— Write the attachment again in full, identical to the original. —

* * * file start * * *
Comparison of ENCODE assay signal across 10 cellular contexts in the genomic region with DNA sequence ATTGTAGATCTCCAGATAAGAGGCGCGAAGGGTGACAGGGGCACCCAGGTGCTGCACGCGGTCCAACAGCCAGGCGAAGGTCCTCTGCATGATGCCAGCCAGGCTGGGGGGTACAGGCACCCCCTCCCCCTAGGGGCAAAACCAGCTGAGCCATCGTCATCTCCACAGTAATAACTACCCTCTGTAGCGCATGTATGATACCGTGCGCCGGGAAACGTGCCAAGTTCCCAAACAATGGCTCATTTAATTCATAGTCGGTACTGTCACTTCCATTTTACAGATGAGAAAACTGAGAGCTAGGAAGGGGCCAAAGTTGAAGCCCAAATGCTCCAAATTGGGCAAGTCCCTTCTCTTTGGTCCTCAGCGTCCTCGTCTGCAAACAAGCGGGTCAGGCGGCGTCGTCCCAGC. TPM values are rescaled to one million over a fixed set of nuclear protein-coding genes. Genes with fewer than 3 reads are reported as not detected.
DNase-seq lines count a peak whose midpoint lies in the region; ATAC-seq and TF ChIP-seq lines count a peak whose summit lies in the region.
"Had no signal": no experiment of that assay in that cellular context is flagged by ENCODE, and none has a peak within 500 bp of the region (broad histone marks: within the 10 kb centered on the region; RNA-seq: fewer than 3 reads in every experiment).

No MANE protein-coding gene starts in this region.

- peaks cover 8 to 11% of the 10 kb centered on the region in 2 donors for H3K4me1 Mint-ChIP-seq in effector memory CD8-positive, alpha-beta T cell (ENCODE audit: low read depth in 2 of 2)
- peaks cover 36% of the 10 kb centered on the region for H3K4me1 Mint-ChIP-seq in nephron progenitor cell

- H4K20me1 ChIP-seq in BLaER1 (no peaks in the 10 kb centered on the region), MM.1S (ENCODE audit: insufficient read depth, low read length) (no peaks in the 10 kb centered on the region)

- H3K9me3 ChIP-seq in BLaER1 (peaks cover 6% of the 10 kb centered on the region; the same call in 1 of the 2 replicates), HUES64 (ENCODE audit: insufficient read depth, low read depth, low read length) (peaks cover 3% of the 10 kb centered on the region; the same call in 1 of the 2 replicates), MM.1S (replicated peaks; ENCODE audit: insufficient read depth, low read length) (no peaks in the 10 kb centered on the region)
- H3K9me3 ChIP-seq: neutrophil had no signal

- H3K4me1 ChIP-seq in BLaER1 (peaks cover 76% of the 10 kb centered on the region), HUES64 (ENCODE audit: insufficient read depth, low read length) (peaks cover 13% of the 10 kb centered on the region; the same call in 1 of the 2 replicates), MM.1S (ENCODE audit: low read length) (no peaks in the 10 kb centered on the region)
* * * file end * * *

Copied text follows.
Comparison of ENCODE assay signal across 10 cellular contexts in the genomic region with DNA sequence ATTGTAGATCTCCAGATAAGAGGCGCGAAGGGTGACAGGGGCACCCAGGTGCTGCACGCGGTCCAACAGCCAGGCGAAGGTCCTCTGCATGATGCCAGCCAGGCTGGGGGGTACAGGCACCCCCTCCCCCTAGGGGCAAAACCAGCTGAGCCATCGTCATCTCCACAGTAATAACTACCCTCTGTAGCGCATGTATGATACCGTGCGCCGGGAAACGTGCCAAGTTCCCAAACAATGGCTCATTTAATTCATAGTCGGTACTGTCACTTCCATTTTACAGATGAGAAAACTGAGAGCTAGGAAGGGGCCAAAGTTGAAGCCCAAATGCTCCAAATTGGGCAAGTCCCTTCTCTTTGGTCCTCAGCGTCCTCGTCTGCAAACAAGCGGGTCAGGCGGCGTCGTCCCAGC. TPM values are rescaled to one million over a fixed set of nuclear protein-coding genes. Genes with fewer than 3 reads are reported as not detected.
DNase-seq lines count a peak whose midpoint lies in the region; ATAC-seq and TF ChIP-seq lines count a peak whose summit lies in the region.
"Had no signal": no experiment of that assay in that cellular context is flagged by ENCODE, and none has a peak within 500 bp of the region (broad histone marks: within the 10 kb centered on the region; RNA-seq: fewer than 3 reads in every experiment).

No MANE protein-coding gene starts in this region.

- peaks cover 8 to 11% of the 10 kb centered on the region in 2 donors for H3K4me1 Mint-ChIP-seq in effector memory CD8-positive, alpha-beta T cell (ENCODE audit: low read depth in 2 of 2)
- peaks cover 36% of the 10 kb centered on the region for H3K4me1 Mint-ChIP-seq in nephron progenitor cell

- H4K20me1 ChIP-seq in BLaER1 (no peaks in the 10 kb centered on the region), MM.1S (ENCODE audit: insufficient read depth, low read length) (no peaks in the 10 kb centered on the region)

- H3K9me3 ChIP-seq in BLaER1 (peaks cover 6% of the 10 kb centered on the region; the same call in 1 of the 2 replicates), HUES64 (ENCODE audit: insufficient read depth, low read depth, low read length) (peaks cover 3% of the 10 kb centered on the region; the same call in 1 of the 2 replicates), MM.1S (replicated peaks; ENCODE audit: insufficient read depth, low read length) (no peaks in the 10 kb centered on the region)
- H3K9me3 ChIP-seq: neutrophil had no signal

- H3K4me1 ChIP-seq in BLaER1 (peaks cover 76% of the 10 kb centered on the region), HUES64 (ENCODE audit: insufficient read depth, low read length) (peaks cover 13% of the 10 kb centered on the region; the same call in 1 of the 2 replicates), MM.1S (ENCODE audit: low read length) (no peaks in the 10 kb centered on the region)